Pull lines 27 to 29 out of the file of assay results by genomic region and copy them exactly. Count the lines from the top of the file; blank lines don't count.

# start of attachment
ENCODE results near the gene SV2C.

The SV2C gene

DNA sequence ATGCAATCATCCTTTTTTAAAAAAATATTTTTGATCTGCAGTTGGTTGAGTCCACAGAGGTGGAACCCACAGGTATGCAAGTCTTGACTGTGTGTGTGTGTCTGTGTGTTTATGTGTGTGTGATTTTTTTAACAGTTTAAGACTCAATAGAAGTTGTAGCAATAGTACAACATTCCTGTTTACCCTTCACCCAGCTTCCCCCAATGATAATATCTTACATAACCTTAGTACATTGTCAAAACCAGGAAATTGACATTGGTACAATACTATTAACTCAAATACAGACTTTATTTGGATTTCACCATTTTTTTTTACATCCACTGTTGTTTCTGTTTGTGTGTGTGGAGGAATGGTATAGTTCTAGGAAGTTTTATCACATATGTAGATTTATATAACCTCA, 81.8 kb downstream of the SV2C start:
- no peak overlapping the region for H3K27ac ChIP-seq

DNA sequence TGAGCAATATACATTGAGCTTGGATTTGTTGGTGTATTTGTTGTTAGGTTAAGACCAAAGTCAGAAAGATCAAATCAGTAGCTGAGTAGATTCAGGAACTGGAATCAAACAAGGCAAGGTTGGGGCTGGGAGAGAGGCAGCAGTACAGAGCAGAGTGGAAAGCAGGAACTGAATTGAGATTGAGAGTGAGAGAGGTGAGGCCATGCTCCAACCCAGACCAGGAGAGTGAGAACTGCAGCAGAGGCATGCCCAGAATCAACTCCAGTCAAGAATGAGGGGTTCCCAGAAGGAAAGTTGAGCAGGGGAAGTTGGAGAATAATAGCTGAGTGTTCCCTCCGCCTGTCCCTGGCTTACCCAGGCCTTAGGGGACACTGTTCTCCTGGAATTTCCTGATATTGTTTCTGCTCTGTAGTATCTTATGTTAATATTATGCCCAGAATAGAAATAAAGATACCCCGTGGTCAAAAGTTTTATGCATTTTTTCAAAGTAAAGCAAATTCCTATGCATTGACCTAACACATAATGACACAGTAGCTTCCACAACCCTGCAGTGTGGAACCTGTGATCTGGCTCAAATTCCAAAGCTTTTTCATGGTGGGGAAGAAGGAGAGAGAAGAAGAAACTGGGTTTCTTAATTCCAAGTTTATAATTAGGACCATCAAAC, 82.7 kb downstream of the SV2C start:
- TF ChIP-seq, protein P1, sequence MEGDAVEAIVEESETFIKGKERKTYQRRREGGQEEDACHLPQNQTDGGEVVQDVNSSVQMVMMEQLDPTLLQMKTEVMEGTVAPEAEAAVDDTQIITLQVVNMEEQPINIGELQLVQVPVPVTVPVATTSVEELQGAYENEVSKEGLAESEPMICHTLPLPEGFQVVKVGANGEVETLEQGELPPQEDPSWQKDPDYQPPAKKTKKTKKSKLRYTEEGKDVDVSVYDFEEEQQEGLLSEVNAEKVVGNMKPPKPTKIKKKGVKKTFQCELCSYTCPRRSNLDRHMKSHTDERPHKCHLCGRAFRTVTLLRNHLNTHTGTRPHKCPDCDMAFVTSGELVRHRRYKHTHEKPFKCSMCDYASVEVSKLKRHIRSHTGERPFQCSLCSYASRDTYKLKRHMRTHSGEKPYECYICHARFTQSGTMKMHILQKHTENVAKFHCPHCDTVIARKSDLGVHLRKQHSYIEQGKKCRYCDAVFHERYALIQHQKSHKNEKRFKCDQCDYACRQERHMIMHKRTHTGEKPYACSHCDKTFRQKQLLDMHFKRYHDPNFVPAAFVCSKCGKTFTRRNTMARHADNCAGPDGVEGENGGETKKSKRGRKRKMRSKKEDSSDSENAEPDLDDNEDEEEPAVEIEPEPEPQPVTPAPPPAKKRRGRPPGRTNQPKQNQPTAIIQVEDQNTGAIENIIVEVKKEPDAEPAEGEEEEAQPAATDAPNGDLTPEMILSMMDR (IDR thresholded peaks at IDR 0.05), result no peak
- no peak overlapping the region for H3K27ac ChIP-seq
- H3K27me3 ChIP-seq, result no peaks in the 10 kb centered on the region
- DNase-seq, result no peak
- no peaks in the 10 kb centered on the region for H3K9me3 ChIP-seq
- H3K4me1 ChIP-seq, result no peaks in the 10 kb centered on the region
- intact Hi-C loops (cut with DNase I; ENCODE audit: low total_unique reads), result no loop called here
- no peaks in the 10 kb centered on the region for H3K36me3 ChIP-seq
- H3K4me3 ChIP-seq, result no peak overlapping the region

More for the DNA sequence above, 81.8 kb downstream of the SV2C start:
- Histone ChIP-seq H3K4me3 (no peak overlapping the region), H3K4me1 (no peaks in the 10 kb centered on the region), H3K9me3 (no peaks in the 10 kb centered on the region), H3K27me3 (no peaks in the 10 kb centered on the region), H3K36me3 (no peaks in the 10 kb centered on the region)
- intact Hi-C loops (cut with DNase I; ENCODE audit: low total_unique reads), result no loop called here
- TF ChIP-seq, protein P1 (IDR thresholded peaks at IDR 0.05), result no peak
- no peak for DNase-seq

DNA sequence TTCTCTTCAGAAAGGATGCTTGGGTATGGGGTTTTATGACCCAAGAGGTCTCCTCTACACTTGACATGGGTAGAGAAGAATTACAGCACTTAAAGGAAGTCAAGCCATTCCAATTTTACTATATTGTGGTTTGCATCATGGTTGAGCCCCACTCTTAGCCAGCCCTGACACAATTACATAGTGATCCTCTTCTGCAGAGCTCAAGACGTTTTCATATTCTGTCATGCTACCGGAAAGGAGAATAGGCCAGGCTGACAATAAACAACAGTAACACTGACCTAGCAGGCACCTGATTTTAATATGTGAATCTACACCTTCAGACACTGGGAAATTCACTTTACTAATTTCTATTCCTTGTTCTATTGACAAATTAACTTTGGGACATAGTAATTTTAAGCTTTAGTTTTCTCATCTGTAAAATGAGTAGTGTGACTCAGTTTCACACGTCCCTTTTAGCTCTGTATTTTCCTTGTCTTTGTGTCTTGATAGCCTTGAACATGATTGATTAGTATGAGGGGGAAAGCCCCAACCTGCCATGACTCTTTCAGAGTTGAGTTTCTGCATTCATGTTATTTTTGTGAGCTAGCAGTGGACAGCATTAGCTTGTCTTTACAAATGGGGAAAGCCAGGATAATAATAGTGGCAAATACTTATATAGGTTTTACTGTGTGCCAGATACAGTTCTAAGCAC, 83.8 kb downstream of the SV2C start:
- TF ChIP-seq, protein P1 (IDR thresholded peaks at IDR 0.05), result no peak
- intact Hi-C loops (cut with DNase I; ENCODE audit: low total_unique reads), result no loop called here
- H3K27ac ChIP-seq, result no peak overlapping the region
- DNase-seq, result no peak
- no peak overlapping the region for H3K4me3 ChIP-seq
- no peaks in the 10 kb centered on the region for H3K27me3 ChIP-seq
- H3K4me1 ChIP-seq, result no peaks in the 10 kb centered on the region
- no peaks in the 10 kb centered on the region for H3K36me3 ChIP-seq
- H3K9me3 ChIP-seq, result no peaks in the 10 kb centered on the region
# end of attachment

- H3K4me1 ChIP-seq, result no peaks in the 10 kb centered on the region
- no peaks in the 10 kb centered on the region for H3K36me3 ChIP-seq
- H3K9me3 ChIP-seq, result no peaks in the 10 kb centered on the region